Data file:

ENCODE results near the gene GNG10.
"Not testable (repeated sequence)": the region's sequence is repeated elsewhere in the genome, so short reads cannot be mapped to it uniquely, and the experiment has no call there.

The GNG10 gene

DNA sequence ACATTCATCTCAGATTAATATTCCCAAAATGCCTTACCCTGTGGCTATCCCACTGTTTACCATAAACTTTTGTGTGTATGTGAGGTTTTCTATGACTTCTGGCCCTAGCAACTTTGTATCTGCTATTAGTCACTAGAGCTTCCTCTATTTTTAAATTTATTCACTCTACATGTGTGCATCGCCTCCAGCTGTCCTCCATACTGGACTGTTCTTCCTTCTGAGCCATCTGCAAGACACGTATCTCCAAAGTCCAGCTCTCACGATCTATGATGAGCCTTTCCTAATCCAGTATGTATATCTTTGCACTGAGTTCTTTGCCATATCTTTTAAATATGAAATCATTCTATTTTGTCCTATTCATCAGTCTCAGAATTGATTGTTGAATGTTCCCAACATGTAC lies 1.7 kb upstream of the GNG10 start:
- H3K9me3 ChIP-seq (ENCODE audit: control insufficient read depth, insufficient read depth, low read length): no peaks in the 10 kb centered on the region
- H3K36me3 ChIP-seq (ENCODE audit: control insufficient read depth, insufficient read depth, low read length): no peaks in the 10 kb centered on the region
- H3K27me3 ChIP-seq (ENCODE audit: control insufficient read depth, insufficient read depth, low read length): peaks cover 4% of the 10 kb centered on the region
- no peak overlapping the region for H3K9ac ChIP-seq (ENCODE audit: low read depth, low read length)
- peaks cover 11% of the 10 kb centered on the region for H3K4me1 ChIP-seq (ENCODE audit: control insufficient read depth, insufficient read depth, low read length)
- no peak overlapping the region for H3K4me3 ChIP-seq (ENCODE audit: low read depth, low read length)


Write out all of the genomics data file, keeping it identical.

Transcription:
ENCODE results near the gene GNG10.
"Not testable (repeated sequence)": the region's sequence is repeated elsewhere in the genome, so short reads cannot be mapped to it uniquely, and the experiment has no call there.

The GNG10 gene

DNA sequence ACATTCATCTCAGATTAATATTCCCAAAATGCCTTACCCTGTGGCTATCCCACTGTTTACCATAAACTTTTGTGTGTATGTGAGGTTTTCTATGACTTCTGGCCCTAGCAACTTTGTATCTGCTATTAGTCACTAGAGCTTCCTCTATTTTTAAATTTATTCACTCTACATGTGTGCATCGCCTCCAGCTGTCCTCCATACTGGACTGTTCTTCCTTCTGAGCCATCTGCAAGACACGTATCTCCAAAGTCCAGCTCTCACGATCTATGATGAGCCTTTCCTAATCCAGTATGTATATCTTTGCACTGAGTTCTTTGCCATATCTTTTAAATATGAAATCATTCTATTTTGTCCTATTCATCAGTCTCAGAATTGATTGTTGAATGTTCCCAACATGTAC lies 1.7 kb upstream of the GNG10 start:
- H3K9me3 ChIP-seq (ENCODE audit: control insufficient read depth, insufficient read depth, low read length): no peaks in the 10 kb centered on the region
- H3K36me3 ChIP-seq (ENCODE audit: control insufficient read depth, insufficient read depth, low read length): no peaks in the 10 kb centered on the region
- H3K27me3 ChIP-seq (ENCODE audit: control insufficient read depth, insufficient read depth, low read length): peaks cover 4% of the 10 kb centered on the region
- no peak overlapping the region for H3K9ac ChIP-seq (ENCODE audit: low read depth, low read length)
- peaks cover 11% of the 10 kb centered on the region for H3K4me1 ChIP-seq (ENCODE audit: control insufficient read depth, insufficient read depth, low read length)
- no peak overlapping the region for H3K4me3 ChIP-seq (ENCODE audit: low read depth, low read length)